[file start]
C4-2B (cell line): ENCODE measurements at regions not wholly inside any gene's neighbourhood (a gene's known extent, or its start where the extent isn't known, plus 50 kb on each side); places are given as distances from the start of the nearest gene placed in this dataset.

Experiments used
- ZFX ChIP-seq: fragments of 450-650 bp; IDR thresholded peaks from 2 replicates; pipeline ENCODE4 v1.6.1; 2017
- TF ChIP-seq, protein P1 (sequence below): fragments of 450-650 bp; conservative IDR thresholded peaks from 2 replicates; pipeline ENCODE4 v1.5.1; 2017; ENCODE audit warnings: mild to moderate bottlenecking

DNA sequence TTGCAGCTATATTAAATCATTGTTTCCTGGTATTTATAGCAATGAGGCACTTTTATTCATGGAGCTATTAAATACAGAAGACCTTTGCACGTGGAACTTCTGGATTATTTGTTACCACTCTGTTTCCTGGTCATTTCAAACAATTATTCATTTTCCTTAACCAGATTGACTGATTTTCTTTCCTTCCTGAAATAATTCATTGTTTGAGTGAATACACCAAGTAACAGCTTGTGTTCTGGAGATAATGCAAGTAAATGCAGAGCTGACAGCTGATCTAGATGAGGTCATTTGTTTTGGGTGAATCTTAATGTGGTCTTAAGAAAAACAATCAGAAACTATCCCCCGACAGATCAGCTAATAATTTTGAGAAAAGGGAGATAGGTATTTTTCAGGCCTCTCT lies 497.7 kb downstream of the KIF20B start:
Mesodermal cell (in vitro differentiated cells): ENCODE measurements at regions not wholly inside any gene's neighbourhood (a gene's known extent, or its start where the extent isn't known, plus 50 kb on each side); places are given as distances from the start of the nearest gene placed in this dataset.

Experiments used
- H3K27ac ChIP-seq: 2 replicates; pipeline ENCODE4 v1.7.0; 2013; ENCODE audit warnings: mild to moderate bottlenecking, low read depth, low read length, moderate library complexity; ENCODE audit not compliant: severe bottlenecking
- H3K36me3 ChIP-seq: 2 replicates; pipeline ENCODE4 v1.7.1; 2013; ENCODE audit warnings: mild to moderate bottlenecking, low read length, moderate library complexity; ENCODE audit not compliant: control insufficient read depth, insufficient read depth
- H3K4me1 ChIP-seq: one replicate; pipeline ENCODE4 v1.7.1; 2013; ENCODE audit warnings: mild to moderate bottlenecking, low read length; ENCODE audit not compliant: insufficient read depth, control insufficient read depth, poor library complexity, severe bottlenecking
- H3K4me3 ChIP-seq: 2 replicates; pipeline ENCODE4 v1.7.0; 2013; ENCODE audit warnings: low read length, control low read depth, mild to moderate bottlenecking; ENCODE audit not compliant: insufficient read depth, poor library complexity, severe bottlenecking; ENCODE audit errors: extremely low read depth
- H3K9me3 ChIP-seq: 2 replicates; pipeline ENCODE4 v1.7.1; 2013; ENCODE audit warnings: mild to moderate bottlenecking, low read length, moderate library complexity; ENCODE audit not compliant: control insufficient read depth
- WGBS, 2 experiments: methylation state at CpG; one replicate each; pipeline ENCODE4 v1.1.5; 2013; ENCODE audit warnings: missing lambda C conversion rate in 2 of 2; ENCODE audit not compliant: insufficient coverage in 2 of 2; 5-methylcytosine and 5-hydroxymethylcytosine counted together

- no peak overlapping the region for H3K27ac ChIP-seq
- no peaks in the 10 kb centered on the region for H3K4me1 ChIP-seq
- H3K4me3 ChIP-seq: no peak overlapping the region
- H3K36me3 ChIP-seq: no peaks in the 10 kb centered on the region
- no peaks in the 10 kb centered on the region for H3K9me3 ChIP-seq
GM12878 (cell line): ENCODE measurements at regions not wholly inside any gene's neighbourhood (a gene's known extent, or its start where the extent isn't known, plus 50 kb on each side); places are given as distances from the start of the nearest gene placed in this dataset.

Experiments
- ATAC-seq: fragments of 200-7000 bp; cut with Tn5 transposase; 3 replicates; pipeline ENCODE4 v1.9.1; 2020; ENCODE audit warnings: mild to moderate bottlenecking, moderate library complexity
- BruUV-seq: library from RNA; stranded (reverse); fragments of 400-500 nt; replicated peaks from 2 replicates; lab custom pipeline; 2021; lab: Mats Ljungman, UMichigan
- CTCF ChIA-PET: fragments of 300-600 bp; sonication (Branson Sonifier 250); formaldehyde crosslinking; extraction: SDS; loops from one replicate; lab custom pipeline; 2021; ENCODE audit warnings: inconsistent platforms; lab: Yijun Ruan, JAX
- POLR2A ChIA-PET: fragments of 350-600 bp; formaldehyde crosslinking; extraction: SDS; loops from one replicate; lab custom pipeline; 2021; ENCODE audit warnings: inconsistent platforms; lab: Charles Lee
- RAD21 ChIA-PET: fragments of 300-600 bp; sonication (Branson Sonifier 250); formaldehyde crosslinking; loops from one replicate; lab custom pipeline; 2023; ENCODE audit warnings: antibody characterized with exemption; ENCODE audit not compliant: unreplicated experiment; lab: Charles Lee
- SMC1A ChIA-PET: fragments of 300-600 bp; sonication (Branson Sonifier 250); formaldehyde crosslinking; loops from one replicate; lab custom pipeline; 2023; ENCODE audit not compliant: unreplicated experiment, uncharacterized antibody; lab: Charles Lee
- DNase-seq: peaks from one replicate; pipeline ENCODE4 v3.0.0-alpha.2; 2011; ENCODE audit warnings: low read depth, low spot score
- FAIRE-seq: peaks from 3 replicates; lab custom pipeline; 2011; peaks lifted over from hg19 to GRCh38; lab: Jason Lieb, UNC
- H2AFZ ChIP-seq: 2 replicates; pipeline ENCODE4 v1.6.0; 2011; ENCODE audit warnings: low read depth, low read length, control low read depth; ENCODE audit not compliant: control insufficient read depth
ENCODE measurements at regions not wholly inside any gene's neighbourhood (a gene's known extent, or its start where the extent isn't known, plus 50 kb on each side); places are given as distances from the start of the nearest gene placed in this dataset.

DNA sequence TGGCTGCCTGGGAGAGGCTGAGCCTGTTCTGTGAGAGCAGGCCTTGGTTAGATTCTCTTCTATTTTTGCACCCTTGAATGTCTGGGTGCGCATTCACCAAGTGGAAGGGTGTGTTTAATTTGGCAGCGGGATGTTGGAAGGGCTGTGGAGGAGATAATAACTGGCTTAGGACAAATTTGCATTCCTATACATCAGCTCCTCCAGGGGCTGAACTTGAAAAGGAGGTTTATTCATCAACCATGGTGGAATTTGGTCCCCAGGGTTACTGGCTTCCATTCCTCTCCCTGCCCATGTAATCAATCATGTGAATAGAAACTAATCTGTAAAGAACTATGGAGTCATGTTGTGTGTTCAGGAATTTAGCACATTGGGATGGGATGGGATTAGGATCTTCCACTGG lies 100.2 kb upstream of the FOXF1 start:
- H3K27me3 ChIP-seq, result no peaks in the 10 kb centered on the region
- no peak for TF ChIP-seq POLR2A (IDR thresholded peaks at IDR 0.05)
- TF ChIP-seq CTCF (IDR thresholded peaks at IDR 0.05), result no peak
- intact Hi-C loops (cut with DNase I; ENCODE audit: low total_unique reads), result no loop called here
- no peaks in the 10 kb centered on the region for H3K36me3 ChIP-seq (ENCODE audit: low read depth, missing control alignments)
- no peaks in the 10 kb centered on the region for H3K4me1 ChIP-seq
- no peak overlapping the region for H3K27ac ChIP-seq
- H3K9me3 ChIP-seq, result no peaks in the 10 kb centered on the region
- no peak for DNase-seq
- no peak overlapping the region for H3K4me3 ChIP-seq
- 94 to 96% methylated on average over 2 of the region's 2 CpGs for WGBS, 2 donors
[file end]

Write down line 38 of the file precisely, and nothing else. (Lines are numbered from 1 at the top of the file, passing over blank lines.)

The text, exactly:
- no peak overlapping the region for H3K27ac ChIP-seq